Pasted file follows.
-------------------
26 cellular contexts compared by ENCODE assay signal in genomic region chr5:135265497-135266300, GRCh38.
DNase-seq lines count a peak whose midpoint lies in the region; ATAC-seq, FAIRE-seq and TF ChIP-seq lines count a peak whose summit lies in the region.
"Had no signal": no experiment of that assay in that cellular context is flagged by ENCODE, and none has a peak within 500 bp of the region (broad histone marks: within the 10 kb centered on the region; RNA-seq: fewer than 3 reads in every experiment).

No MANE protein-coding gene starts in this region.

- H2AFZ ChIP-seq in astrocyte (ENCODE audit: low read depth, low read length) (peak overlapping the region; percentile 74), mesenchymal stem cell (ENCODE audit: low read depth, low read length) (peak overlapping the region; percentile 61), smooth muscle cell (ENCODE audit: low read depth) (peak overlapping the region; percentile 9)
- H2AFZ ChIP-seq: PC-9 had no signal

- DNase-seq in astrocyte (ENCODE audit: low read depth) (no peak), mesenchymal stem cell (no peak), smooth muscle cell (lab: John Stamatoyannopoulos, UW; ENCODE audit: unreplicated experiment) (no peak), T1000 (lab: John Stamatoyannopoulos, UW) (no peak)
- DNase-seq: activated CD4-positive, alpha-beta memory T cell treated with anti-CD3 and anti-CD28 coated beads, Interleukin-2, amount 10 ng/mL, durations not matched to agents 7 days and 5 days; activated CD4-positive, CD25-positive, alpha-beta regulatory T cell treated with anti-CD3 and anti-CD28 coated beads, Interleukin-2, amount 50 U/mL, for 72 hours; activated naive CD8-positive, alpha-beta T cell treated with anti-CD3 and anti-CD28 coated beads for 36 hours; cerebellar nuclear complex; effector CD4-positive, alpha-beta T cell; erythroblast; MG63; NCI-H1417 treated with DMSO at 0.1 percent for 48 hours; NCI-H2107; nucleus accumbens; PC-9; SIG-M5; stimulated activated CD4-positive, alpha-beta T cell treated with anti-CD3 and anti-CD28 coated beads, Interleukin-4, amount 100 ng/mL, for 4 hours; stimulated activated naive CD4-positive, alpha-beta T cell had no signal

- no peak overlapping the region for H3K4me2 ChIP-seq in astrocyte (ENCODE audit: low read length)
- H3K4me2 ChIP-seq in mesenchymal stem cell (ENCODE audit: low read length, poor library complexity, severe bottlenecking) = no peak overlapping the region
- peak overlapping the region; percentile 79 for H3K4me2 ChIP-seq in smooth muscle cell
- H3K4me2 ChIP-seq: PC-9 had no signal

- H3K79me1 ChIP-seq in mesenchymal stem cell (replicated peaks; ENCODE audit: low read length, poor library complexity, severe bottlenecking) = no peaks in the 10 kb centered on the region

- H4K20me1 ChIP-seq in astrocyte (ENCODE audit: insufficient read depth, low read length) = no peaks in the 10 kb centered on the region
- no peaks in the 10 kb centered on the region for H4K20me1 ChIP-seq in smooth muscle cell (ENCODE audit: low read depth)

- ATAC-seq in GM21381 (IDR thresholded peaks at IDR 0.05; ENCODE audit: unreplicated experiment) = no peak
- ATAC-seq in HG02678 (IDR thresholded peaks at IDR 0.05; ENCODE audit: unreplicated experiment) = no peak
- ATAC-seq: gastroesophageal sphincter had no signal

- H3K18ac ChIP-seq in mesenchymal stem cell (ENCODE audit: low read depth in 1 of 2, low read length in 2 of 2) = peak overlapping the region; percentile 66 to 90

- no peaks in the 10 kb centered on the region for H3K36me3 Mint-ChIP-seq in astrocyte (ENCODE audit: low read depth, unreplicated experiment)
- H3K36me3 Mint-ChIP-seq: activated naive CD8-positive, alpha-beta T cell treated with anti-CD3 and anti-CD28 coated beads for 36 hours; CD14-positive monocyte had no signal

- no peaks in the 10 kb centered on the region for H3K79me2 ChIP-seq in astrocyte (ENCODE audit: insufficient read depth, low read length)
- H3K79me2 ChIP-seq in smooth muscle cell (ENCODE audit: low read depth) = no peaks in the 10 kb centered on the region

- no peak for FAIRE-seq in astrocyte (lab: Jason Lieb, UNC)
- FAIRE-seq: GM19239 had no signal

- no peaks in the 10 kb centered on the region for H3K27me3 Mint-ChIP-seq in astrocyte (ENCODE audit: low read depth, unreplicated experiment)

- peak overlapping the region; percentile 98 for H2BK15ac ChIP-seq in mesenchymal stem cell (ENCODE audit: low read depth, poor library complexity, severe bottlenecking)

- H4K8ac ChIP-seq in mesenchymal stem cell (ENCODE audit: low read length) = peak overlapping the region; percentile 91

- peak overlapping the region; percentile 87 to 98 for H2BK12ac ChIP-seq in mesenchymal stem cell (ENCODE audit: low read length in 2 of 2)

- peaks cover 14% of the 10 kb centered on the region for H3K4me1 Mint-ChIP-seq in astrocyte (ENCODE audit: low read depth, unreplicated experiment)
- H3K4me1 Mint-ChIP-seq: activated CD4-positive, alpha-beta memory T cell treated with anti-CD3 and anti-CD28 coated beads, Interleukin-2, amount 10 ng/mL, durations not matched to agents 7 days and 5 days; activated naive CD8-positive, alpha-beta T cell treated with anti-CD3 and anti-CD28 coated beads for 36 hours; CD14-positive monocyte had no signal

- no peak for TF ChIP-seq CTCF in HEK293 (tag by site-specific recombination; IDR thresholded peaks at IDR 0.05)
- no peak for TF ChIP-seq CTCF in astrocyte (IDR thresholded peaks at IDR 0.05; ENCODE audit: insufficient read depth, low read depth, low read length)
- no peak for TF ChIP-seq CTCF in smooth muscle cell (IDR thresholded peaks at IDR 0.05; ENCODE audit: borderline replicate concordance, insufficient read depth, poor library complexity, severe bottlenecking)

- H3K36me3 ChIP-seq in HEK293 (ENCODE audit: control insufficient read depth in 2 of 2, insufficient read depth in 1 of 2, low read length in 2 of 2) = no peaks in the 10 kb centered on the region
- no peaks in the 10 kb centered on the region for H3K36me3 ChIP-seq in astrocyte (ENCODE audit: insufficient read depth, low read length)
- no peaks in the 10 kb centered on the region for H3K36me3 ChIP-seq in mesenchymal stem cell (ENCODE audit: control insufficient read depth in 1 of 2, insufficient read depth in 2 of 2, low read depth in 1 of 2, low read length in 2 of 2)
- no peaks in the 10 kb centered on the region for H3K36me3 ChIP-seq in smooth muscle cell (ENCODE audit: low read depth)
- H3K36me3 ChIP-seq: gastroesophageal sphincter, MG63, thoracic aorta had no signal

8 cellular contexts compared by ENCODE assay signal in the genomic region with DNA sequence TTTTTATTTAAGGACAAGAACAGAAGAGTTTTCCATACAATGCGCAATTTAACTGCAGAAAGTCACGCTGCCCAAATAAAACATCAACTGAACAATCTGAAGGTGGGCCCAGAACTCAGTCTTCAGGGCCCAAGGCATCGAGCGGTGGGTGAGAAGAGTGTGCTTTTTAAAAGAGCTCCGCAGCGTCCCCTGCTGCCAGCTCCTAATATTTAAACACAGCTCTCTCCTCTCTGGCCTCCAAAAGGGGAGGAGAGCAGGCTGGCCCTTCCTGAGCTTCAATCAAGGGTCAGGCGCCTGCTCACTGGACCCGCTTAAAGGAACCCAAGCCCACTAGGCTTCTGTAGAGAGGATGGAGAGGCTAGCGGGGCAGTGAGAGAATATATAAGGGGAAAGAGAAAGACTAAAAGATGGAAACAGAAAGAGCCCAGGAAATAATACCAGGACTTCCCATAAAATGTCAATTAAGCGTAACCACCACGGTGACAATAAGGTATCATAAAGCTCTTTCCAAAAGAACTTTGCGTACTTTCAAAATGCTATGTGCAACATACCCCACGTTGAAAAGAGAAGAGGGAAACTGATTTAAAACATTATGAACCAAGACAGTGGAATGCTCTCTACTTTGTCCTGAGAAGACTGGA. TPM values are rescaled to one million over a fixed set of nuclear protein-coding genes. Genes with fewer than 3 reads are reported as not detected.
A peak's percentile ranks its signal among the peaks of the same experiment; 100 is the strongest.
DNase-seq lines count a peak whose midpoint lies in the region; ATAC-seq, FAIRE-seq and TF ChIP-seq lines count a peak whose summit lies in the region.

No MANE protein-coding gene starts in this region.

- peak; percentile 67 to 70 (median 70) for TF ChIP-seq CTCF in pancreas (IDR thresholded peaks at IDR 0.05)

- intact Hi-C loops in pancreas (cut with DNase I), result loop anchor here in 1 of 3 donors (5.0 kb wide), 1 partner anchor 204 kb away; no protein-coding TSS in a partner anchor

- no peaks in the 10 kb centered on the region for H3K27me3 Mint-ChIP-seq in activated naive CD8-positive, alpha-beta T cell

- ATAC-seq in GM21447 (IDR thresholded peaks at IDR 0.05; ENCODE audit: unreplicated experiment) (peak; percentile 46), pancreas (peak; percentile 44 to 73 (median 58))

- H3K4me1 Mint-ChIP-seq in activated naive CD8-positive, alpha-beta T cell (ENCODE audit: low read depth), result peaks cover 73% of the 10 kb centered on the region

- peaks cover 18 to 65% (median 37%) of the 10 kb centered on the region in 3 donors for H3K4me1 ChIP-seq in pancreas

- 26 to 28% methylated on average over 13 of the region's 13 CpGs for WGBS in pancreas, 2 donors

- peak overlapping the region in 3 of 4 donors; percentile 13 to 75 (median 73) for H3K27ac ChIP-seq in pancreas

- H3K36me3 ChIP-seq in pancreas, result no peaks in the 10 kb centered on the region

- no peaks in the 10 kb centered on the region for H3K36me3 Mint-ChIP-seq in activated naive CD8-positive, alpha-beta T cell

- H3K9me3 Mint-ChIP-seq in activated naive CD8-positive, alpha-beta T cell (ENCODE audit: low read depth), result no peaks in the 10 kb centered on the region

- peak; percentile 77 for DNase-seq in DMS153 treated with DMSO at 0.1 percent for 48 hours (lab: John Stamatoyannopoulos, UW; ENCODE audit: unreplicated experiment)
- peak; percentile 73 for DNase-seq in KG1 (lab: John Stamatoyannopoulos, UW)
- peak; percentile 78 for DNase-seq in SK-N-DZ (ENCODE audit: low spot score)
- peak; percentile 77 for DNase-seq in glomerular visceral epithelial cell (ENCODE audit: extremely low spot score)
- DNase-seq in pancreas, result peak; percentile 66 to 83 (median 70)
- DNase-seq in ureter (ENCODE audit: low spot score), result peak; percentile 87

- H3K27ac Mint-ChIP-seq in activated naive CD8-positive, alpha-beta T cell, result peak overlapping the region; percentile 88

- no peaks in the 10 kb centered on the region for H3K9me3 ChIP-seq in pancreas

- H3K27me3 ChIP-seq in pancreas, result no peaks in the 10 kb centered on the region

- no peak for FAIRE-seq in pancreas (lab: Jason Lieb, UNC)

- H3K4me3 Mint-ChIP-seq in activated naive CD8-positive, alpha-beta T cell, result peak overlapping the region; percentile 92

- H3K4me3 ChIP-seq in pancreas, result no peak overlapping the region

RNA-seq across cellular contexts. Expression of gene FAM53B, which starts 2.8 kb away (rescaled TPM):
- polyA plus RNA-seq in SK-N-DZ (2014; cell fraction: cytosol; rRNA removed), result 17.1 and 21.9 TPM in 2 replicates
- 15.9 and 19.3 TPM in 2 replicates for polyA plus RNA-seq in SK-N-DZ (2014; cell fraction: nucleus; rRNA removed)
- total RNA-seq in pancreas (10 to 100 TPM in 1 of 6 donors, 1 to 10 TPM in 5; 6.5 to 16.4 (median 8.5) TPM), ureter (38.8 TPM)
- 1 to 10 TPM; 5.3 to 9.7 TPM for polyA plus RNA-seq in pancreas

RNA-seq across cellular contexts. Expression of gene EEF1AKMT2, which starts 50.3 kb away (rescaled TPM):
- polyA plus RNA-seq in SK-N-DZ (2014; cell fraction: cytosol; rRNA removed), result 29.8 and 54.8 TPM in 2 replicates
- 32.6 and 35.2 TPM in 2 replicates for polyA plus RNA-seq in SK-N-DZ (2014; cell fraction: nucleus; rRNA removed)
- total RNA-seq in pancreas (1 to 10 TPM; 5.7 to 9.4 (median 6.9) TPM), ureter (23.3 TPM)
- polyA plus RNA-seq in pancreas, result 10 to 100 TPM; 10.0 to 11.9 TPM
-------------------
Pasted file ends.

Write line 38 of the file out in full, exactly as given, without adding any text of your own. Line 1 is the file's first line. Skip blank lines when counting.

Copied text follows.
- no peaks in the 10 kb centered on the region for H3K36me3 ChIP-seq in smooth muscle cell (ENCODE audit: low read depth)